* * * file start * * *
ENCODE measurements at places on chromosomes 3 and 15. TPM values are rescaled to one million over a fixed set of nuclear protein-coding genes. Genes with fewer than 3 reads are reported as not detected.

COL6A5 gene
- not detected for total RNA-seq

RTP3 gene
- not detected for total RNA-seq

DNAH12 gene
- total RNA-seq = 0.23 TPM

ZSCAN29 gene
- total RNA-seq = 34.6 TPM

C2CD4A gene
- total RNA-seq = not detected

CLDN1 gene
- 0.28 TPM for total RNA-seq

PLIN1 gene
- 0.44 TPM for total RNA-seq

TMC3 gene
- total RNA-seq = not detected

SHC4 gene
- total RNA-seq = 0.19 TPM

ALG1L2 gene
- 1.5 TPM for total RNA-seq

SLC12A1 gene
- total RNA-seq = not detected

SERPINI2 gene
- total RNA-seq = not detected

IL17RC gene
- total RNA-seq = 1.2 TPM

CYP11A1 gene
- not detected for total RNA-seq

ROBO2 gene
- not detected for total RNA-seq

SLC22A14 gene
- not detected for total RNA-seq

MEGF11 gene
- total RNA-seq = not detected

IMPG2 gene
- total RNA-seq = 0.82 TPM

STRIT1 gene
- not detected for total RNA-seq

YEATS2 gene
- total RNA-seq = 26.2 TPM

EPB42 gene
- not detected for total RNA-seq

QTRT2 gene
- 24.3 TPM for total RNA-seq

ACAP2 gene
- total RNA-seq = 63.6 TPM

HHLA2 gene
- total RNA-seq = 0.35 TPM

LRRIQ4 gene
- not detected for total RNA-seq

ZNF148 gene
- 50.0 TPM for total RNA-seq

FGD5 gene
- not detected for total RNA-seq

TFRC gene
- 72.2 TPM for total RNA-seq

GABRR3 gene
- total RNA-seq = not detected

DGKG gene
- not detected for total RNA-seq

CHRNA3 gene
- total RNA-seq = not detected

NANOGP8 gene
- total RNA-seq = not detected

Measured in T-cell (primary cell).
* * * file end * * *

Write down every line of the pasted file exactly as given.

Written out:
ENCODE measurements at places on chromosomes 3 and 15. TPM values are rescaled to one million over a fixed set of nuclear protein-coding genes. Genes with fewer than 3 reads are reported as not detected.

COL6A5 gene
- not detected for total RNA-seq

RTP3 gene
- not detected for total RNA-seq

DNAH12 gene
- total RNA-seq = 0.23 TPM

ZSCAN29 gene
- total RNA-seq = 34.6 TPM

C2CD4A gene
- total RNA-seq = not detected

CLDN1 gene
- 0.28 TPM for total RNA-seq

PLIN1 gene
- 0.44 TPM for total RNA-seq

TMC3 gene
- total RNA-seq = not detected

SHC4 gene
- total RNA-seq = 0.19 TPM

ALG1L2 gene
- 1.5 TPM for total RNA-seq

SLC12A1 gene
- total RNA-seq = not detected

SERPINI2 gene
- total RNA-seq = not detected

IL17RC gene
- total RNA-seq = 1.2 TPM

CYP11A1 gene
- not detected for total RNA-seq

ROBO2 gene
- not detected for total RNA-seq

SLC22A14 gene
- not detected for total RNA-seq

MEGF11 gene
- total RNA-seq = not detected

IMPG2 gene
- total RNA-seq = 0.82 TPM

STRIT1 gene
- not detected for total RNA-seq

YEATS2 gene
- total RNA-seq = 26.2 TPM

EPB42 gene
- not detected for total RNA-seq

QTRT2 gene
- 24.3 TPM for total RNA-seq

ACAP2 gene
- total RNA-seq = 63.6 TPM

HHLA2 gene
- total RNA-seq = 0.35 TPM

LRRIQ4 gene
- not detected for total RNA-seq

ZNF148 gene
- 50.0 TPM for total RNA-seq

FGD5 gene
- not detected for total RNA-seq

TFRC gene
- 72.2 TPM for total RNA-seq

GABRR3 gene
- total RNA-seq = not detected

DGKG gene
- not detected for total RNA-seq

CHRNA3 gene
- total RNA-seq = not detected

NANOGP8 gene
- total RNA-seq = not detected

Measured in T-cell (primary cell).